What Causes Carpal Tunnel Syndrome?
CTS can be caused by any repetitive motion that stresses the upper extremities of the body (hands, arms, shoulders, neck, and head).
The increased use of computers and their accompanying flat, light-touch keyboards that allow for high-speed typing, has resulted in an epidemic of injuries to the hands, arms, shoulders, and neck. In addition, the increased usage of pointing devices such as the computer mouse and trackball (which require repeated subtle movements) add to these injuries. And now, we can add the light, portable tablets and smartphones, which require propping up in awkward positions, and light finger movements to the culprits of CTS.
The thousands of repeated keystrokes and long periods of clutching and dragging with the mouse cause chronic irritation to soft tissue (nerves, muscles, ligaments, fascia, and tendons). This irritation creates friction and pressure, which eventually leads to small tears within the soft tissue. These in turn cause inflammation, decreased circulation, and swelling (edema).
CTS injuries are aggravated by:
- Poor posture and body positions.
- Lack of core stability.
- Poor ergonomics (positioning of the chair, mouse, monitor,
keyboard, assembly line, and so on).
- Decreased strength due to poor conditioning or injury.
- Insufficient relaxation and rest time away from the stresses that cause the problem.
- Excessive force that is required to perform an action.
- Muscle imbalances.
Finding the Exact Area of Nerve Entrapment
If you truly want to resolve your CTS, it is very important to first locate all the sites of your median nerve entrapment. In addition, it is not uncommon for patients to come into our clinic with a general diagnosis of CTS (median nerve entrapment), but upon examination, show symptoms of either radial or ulnar nerve entrapment (known as Pseudo-CTS).
Diagnosing the Cause of your CTS
To do this, your practitioner must obtain a complete patient history, perform an orthopedic and neurological examination, and then follow-up with an extensive palpatory examination to find indications of the exact entrapment sites.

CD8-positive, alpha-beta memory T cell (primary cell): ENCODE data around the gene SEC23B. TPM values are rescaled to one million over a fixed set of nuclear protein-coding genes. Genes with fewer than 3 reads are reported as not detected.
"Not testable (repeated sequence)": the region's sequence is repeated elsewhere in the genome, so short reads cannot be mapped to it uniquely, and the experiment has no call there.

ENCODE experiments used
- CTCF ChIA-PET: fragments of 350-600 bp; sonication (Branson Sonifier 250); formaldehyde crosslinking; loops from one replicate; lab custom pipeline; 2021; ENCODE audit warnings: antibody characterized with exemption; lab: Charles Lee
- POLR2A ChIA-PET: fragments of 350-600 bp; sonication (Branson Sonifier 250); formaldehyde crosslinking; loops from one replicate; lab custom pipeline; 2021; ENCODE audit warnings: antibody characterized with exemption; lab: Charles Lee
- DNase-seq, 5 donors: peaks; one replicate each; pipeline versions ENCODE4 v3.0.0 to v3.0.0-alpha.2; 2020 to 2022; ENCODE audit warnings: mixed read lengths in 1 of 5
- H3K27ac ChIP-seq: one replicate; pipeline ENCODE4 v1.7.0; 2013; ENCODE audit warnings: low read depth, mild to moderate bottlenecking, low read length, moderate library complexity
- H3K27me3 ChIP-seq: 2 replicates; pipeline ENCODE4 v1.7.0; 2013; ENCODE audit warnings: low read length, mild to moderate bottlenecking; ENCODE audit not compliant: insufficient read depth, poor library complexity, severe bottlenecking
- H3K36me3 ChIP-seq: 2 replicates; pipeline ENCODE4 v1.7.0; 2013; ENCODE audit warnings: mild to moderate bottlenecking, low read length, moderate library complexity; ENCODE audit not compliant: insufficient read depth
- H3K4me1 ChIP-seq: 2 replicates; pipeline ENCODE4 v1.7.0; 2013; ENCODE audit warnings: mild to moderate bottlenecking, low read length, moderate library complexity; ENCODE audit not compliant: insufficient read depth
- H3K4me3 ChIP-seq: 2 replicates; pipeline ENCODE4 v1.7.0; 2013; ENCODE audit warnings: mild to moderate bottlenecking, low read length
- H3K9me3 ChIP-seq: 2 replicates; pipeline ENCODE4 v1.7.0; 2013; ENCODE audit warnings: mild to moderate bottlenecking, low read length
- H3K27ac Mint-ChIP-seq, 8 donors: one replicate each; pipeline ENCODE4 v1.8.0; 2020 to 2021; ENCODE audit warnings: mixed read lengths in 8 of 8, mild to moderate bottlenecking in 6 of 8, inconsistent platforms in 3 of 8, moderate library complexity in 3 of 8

This hands-on palpatory examination of all the possible entrapment sites is one of the most important steps in the evaluation process. The tactile sensitivity of the practitioner’s hands is used to identify changes in tissue texture, tissue tension, and abnormal tissue movements. This is often the key step required for discovering all the entrapment sites that need to be released.
A biomechanical evaluation is also necessary. Deviations from normal motion patterns are direct indicators of the structures involved in a specific injury. This information helps the practitioner determine whether the primary muscles (agonists) that perform the action or their oppositional muscles (antagonists) are involved.
These tests, combined with an examination of kinetic chain functions, as well as standard orthopedic and neurological tests, provides the ART practitioner with the information required to identify and resolve your CTS.
Inappropriate diagnoses often occurs when physicians do not pay attention to the actual symptom patterns or when they have not performed a complete examination. Median, radial, and ulnar nerve entrapment patterns have very different symptoms, and need to be treated with different ART protocols.
For more information about this process, see:
Why Release the Nerves?
Entrapment of the median, radial, and ulnar nerves in the arm can all present with similar symptoms. By properly identifying which nerve is affected, your ART practitioner can then begin treating the appropriate kinetic chain structures.
It is essential to release these structures as soon as possible in order to avoid permanent damage to the nerves. Nerve compression caused by CTS can cause several physiological changes to the median nerve, especially if this compression is left untreated for long periods of time.
Some of these physiological changes include1:
- Microvascular (Ischemic) Changes – Ischemic changes cause a decrease in blood supply to the nerve, which in turn results in decreased delivery of oxygen and vital nutrients to the nerve.
- Myelin Sheath Injury – Myelin, the electrically insulating layer that surrounds nerves, aids in signal transmission. A decrease in signal transmission results in decreased function.
- Demyelination – This is the actual loss of the myelin covering on nerve fibres. Chronic cases of nerve compression can cause Wallerian Degeneration. Wallerian Degeneration describes the degeneration of the nerve and is often accompanied by permanent fibrotic changes that prevent the re-innervation and restoration of nerve function. Re-innervation is the process that occurs when a nerve dies and a nearby nerve grows a new axon that connects into the affected muscle and takes over the function of the dead nerve.